The Justice Department is looking into whether former national security adviser John Bolton unlawfully disclosed classified information in his memoir, The New York Times reports.
According to three people familiar with the probe, the department opened the case up after it failed to stop the book from being published this summer.
Bolton discusses the 17 months he spent working in the Trump administration in his book “The Room Where It Happened,” which was published by Simon & Schuster.
The Justice Department convened a grand jury and subpoenaed communications records from the publisher, the newspaper reports.
The Trump administration tried to prevent the book from being published. It sued Bolton of moving ahead with the book’s release without receiving final notice that a prepublication review to remove any classified information was complete. The director of national intelligence referred the matter to the Justice Department last month, two of the people told The Times.
Bolton has denied publishing any classified information. The book details parts of the Ukraine events that led to Trump’s impeachment and claims Trump asked China for help in winning reelection.
Two officials familiar with the criminal inquiry told the newspaper that lawyers for the National Security Council and the Justice Department were concerned about opening a case because of Trump’s comments about Bolton.
Trump has tweeted that Bolton “broke the law” and “should be in jail, money seized, for disseminating, for profit, highly Classified information.”
But others involved in the case said a probe is warranted because a federal judge suggested Bolton may have broken the law earlier this summer.
Bolton did agree to let national security officials review any book he might eventually write before publication in order to make sure that it contained no classified information.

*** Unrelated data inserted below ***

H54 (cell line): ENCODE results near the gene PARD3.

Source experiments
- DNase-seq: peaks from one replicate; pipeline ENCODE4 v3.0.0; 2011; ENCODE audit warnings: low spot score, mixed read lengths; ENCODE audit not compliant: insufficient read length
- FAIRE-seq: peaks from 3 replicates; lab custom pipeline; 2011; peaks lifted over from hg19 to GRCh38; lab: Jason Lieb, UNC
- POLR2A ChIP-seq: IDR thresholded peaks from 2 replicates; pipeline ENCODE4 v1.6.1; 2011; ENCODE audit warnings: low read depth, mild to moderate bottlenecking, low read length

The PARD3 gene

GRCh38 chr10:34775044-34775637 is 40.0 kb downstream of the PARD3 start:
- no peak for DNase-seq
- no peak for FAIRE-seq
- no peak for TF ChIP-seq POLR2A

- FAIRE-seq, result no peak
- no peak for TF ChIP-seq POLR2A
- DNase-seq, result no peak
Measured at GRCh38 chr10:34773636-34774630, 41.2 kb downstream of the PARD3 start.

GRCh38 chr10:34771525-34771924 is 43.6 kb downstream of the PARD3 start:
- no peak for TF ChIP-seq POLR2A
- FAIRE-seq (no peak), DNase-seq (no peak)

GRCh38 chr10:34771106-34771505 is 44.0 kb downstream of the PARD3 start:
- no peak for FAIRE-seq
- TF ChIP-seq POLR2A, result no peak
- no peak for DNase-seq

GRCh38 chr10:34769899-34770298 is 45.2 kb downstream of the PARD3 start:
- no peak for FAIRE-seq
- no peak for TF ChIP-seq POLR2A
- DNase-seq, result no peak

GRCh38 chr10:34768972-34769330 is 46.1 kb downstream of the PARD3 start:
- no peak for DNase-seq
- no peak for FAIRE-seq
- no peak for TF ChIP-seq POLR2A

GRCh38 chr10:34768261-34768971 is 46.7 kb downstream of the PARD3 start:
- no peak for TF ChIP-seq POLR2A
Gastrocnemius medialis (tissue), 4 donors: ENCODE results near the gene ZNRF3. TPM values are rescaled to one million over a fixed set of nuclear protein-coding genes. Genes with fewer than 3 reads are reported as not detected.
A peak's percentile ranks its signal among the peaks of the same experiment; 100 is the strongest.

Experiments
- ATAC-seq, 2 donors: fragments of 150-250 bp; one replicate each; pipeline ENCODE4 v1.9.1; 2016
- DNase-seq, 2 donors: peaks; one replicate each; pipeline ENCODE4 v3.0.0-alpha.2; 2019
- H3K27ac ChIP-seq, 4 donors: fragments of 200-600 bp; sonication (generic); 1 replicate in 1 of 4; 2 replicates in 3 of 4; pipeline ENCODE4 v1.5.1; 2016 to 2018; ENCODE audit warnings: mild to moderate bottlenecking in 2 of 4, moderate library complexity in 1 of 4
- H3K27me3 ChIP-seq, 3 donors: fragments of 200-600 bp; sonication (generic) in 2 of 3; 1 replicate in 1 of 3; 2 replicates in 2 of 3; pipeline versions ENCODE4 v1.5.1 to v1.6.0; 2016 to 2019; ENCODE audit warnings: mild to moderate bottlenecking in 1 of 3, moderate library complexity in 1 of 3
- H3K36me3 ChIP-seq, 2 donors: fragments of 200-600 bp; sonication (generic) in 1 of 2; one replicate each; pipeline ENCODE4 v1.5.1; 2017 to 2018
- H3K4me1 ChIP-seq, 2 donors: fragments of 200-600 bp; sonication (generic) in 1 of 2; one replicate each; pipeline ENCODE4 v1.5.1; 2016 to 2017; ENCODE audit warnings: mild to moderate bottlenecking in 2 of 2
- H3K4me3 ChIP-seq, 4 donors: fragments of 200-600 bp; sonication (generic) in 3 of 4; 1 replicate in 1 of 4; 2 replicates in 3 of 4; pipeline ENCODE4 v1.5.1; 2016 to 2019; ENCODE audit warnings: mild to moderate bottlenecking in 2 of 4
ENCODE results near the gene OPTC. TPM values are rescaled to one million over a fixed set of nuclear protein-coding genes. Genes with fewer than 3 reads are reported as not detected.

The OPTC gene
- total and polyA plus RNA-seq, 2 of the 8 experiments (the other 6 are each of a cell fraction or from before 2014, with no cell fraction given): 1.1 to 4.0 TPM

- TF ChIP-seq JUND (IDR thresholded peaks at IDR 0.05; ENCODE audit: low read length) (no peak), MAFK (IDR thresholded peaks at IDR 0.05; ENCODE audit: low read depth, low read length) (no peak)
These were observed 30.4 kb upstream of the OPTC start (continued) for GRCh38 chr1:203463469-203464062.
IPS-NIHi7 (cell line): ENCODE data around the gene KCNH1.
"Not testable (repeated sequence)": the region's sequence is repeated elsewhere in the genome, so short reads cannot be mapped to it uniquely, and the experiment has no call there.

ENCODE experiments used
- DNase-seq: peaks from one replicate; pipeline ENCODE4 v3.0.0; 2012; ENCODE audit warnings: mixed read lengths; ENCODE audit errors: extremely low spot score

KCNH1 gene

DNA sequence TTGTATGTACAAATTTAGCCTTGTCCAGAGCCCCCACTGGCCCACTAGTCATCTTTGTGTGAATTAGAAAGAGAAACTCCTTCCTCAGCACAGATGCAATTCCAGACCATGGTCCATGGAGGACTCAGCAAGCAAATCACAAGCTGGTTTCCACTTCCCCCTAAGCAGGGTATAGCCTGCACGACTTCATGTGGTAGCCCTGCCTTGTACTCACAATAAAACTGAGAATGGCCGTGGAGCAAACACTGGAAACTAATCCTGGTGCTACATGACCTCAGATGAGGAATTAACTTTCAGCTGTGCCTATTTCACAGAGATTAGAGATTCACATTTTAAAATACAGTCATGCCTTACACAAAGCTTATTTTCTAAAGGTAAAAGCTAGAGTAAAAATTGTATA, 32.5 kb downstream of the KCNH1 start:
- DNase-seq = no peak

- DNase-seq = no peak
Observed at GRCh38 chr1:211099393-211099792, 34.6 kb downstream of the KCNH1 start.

The department alleged Bolton gave Simon & Schuster permission to publish his book before he had official signoff that his prepublication review was complete. It also sued to halt publication, but a judge said it was too late to prevent the book from getting out. The suit was filed a week before the book was scheduled to be released to stores.
“With hundreds of thousands of copies around the globe — many in newsrooms — the damage is done,” wrote Judge Royce C. Lamberth of the Federal District Court of the District of Columbia.
But Lamberth also noted that Bolton could be criminally prosecuted if he allowed the book to be published before he had the final approval from the government.
“Bolton has gambled with the national security of the United States,” Judge Lamberth wrote. “He has exposed his country to harm and himself to civil (and potentially criminal) liability. But these facts do not control the motion before the court.”
After reviewing some classified information, the judge said he was “persuaded that defendant Bolton likely jeopardized national security by disclosing classified information in violation of his nondisclosure agreement obligations.”
But Bolton’s lawyer Charles Cooper objected to the judge’s position that Bolton didn’t comply with the government’s requirements. He argued the administration slowed down the process in order to block Bolton from publishing information about Trump, the newspaper reports.
Bolton also faces a civil lawsuit that could force him to give any book proceeds to the government for breaching the prepublication review agreement.